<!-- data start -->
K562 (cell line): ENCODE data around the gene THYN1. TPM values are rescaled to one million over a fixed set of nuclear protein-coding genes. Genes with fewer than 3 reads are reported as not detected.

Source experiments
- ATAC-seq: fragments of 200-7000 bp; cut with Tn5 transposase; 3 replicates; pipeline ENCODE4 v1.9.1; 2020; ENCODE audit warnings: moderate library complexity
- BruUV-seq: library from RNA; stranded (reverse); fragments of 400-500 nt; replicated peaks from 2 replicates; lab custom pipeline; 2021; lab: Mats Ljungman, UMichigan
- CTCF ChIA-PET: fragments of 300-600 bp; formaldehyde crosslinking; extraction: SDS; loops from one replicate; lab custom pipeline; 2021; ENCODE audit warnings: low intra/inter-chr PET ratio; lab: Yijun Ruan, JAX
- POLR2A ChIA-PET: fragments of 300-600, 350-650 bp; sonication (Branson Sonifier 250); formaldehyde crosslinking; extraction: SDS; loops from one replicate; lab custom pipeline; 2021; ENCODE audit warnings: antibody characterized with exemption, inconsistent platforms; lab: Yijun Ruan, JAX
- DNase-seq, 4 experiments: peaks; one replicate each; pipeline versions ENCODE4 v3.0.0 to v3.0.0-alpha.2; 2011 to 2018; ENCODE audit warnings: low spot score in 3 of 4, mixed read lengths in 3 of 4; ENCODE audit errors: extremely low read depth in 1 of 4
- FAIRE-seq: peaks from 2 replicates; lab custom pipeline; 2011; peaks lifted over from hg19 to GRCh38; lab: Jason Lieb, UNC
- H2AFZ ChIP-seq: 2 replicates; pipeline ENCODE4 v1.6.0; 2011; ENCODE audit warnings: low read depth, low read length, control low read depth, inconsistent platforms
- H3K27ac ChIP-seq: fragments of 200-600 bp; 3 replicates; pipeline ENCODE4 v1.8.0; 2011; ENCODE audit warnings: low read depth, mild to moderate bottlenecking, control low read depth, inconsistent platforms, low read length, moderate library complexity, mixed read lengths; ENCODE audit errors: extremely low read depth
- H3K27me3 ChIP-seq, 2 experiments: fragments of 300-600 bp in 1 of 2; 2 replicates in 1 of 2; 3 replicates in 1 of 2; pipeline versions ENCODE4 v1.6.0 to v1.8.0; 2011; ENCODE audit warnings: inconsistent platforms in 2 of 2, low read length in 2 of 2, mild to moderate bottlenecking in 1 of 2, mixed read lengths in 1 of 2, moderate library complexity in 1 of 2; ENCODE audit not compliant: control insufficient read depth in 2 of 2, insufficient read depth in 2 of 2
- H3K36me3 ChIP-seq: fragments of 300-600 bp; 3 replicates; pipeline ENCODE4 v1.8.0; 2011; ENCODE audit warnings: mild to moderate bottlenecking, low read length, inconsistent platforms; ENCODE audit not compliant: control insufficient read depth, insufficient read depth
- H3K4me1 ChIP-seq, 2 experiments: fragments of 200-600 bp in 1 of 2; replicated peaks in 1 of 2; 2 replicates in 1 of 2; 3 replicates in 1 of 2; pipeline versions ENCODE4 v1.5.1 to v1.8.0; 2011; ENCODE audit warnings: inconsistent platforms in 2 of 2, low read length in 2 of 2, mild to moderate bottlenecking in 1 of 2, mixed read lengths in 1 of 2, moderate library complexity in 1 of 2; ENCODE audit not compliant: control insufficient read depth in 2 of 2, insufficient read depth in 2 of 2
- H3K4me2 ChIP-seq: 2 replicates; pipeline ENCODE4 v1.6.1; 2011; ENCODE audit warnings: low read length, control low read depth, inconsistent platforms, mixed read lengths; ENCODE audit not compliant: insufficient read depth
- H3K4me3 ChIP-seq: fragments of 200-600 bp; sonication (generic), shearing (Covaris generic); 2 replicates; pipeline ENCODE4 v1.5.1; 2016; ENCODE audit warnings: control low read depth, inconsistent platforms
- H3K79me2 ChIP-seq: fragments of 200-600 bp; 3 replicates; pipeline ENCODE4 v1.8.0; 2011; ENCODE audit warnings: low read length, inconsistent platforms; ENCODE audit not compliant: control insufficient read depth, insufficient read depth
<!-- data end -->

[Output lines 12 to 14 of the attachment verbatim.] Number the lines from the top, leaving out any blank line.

- H3K36me3 ChIP-seq: fragments of 300-600 bp; 3 replicates; pipeline ENCODE4 v1.8.0; 2011; ENCODE audit warnings: mild to moderate bottlenecking, low read length, inconsistent platforms; ENCODE audit not compliant: control insufficient read depth, insufficient read depth
- H3K4me1 ChIP-seq, 2 experiments: fragments of 200-600 bp in 1 of 2; replicated peaks in 1 of 2; 2 replicates in 1 of 2; 3 replicates in 1 of 2; pipeline versions ENCODE4 v1.5.1 to v1.8.0; 2011; ENCODE audit warnings: inconsistent platforms in 2 of 2, low read length in 2 of 2, mild to moderate bottlenecking in 1 of 2, mixed read lengths in 1 of 2, moderate library complexity in 1 of 2; ENCODE audit not compliant: control insufficient read depth in 2 of 2, insufficient read depth in 2 of 2
- H3K4me2 ChIP-seq: 2 replicates; pipeline ENCODE4 v1.6.1; 2011; ENCODE audit warnings: low read length, control low read depth, inconsistent platforms, mixed read lengths; ENCODE audit not compliant: insufficient read depth